One morning, you think to yourself: Hey, I don't understand today'sXKCD.

You don't know it yet, but this is how it begins.

2048 is a game, originally released onto GitHub before being adapted by various companies for almost every mobile platform in existence.
"Yeah, it's like this, uh, tile game," he says in your Biology class, callused fingers smacking across the screen. "You swipe and all the tiles move, and any tiles with the same number join together, like powers of two. It gets exponentially harder as you keep playing." You make a mental note, keep a file marked 2048 hidden somewhere behind the folds of your brain, plan to re-check the dossier at some point in the future.
The game is rather simplistic, featuring tiles on a 4x4 grid marked with numbers (all of which are powers of two). By swiping the board, the player can combine tiles with the same number into the next power larger. The two main catches are relatively simple: when you swipe to move tiles, every tile moves as far as it can in that direction, a new tile (marked with either a two or a four) appears after every move, and if sixteen tiles remain on the board - making it so that the new tile can't appear - the game is over.

This is fun, you think, but not that fun.

Play over your teacher's discussion of the respiratory system, then of the heart. This is information you came into the class knowing, information you don't need to learn again.

Certainly beats Bio.

The ultimate goal of the game is pretty self-explanatory: to combine the tiles and reach 2048. When the player accomplishes this, the game congratulates them, then allows them to continue playing.

Never swipe up.

Never swipe up.

Never swipe up.

It becomes a mantra, after a while. A maxim. A constant thud of fingers on screen, drumming across the folds of your brain. Never swipe up.

And it's working. You get better numbers, better numbers. Two 256s. A 512. Closer. Closer. You may not have accomplished much today, by some standards. Some standards. By yours, you have made two 512s today, and who needs the excretory system when you're so close.

So close.

Then. It happens. There.


Smile, let yourself bathe in the little victory. Then go back to the mantra.

Never swipe up.

Never swipe up.

The trouble with 2048 is the same as the trouble with Flappy Bird or Doodle Jump or any other similar app fad - it's a free, simple, hard game with no real ending. It's addictive. Like any good app, it infects friend groups like a plague, spreading through every individual until no healthy members remain.

You need to shower. You need a haircut. You need to leave the house today. But you're so close. 1024. 1024.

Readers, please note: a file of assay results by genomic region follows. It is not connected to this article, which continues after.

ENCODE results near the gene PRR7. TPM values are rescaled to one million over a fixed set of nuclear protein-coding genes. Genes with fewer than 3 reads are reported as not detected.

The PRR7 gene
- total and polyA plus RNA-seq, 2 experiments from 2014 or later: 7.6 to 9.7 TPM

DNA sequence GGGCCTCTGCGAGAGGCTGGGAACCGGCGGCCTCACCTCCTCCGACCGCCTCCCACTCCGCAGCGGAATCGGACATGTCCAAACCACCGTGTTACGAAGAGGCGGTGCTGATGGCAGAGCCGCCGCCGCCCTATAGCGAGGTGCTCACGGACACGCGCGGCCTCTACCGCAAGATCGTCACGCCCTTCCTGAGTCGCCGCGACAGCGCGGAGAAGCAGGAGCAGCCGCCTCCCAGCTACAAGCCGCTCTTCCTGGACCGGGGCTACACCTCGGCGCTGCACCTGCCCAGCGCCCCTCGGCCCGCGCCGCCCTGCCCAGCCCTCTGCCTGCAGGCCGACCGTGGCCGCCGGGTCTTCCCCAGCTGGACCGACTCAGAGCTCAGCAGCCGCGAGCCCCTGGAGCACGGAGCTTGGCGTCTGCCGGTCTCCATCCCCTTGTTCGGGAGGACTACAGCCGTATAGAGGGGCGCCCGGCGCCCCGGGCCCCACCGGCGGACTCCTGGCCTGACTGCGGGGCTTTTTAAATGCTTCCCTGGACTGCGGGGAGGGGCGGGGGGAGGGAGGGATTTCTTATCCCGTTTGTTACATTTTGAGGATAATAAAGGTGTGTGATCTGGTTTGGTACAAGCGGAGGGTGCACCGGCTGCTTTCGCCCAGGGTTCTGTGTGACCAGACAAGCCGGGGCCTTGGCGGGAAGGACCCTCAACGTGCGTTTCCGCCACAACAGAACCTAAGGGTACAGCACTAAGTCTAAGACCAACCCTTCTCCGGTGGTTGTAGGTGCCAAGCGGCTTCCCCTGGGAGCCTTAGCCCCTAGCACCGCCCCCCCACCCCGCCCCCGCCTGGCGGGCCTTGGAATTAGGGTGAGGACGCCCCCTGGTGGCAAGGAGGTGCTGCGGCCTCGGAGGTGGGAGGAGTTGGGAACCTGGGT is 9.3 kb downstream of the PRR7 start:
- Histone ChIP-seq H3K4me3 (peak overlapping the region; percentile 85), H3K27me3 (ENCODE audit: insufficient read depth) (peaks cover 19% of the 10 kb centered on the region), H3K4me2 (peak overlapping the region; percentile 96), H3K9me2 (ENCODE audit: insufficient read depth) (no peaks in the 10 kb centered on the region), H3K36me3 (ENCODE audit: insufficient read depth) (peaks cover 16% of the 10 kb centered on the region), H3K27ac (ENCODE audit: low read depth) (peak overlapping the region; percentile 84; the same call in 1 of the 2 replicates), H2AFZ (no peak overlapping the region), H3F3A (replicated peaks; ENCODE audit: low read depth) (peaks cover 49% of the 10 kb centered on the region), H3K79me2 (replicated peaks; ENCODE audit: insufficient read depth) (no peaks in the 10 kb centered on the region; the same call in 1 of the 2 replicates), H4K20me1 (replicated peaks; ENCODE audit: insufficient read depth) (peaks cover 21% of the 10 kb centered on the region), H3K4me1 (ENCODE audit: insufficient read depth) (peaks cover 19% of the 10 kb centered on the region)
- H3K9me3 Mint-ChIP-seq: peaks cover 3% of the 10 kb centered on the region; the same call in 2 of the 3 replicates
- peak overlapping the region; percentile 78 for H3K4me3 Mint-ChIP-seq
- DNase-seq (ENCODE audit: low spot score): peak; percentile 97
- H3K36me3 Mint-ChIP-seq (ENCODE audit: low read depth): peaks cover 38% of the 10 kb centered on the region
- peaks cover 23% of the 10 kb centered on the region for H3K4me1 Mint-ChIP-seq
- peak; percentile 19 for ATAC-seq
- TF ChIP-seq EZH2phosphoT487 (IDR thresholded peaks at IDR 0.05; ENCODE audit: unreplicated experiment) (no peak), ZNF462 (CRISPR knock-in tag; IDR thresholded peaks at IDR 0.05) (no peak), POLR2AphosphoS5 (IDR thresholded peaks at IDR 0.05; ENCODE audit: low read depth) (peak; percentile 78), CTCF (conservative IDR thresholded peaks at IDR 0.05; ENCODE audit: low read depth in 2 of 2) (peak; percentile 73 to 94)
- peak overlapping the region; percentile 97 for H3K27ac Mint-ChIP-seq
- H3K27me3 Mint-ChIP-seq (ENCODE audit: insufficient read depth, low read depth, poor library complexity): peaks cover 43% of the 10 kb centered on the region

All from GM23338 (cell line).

Every fucking game you get a 1024. But that's not enough, anymore. The little high you used to get at your first four digit number is gone, lost to new aspirations, new needs. It's not enough.

You should shower. Or open the blinds. It's been a week.

But no.

You're so close.

The game is rather hard, too. You need an amount of luck to get far, and various strategies have emerged among players to maximize any game's score. Chief among these is the "never swipe down" theory, which is exactly what it says on the tin. By having larger numbers gravitate towards one side of the grid, you can have the 2s and 4s which appear each turn combine more easily in the open space. This is how I managed to beat the game, but is (unfortunately) not the only strategy for the game.

1024. Two 1024s. New game. So close.

There are dead flies on your floor.

1024. Two 1024s. New game. So close.

  You haven't spoken to anyone for a week.

1024. Two 1024s. New game. So close.

The last face you saw was the police officer who came by, when your friends reported you missing.

1024. Two 1024s.


What's that.

This is it. This is the crown jewel. The pinnacle of achievement. The magic number.


This is the goal, the finish line. But at the same time, it's so much more.




It's so much more.



You can find 2048 either here or on your mobile platform's App Store variant, if you dare.

Your screen fades back into your game, a new line of text appearing.

Your next goal is to get to the 4096 tile!


No, no, no, no, no.

You lying whore of a game.

You are called 2048.

Your finish line is 2048.

You're supposed to be over.


Your phone flies across the room. No. You will not be jerked around by a game anymore. You will be free. You will surpass the chains placed on you. You will be human again. You will be human again.

You stand up - for the first time today - and pick up your phone, tracing a hairline crack with your index finger.

But first, let me just try once...